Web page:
“Notre Dame should produce eight to 10 guys a year in the draft. Once
they start doing that, it should perpetuate itself to where they start
getting better and better players.
“When there’s just a few top prospects who don’t make it to the NFL,
you could say they were overrated coming out of high school. But when
you have this many, you have to start pointing fingers at the previous
regimes. Thursday night was a good night for Kelly and Notre Dame.
Maybe it’s a sign of things to come.”
Smith settles in
Former Notre Dame safety Harrison Smith unwittingly laid the
groundwork for his draft destination, Minnesota, three months ago at
the Senior Bowl in Mobile, Ala.
Smith was selected to play for the North squad, and the Vikings
coaching staff was chosen to coach the North.
“When we got into our draft meetings right after the Senior Bowl, we
had our coaches, our scouts and myself write up those players while it
was still fresh in our head,” Minnesota general manager Rick Spielman
said. “That was the one huge advantage of being able to coach the
Senior Bowl, because we got to know those players inside and out and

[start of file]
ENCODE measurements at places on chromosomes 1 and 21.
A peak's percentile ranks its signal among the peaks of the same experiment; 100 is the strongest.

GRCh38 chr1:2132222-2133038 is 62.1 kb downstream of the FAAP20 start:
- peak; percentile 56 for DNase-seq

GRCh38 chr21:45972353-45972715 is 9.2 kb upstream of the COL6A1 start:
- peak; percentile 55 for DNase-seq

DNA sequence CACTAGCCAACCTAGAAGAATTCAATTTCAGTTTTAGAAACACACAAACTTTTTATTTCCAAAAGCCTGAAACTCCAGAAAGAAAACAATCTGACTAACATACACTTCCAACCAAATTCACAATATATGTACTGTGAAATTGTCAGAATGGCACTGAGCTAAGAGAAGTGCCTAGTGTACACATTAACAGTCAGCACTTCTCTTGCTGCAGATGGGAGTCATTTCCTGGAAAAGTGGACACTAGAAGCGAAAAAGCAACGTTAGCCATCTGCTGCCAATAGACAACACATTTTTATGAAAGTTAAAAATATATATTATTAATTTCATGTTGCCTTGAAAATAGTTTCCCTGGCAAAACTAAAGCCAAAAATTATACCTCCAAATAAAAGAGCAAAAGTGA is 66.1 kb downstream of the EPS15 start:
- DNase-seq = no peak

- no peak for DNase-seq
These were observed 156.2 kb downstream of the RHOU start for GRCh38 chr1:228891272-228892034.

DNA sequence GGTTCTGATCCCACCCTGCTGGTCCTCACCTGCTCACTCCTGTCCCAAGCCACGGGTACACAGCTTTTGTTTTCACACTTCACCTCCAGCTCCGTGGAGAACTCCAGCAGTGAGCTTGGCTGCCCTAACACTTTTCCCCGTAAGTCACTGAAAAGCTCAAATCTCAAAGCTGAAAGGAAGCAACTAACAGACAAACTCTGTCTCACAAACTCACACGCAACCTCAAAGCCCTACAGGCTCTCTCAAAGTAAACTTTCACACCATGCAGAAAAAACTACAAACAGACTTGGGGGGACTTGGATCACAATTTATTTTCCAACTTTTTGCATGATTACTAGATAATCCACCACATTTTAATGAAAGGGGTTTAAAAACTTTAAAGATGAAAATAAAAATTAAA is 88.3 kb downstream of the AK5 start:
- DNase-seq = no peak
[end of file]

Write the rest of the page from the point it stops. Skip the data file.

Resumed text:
know what they are about.”
The Vikings traded up six picks to nab Smith with the 29th pick of the
first round. They surrendered their spot in the second round (35th
overall) and a fourth-round selection.
“I was actually on the phone with them before they traded up,” said
Smith, who watched the draft from his family’s home in Knoxville,
Tenn.. “They just said keep watching the TV and you’ll see it pop up
Smith is expected to be in the mix for a starting spot as a rookie.
“We watched him play on the big stage,” Spielman said. “He has held up
against and made terrific plays against top competition. The big stage
is not going to be too big for this kid.
“He’s already been there, and has a sense of what this is about. Now
it’s going to be the learning curve, just like every rookie coming in,
but he just stuck out on the film again about how passionate he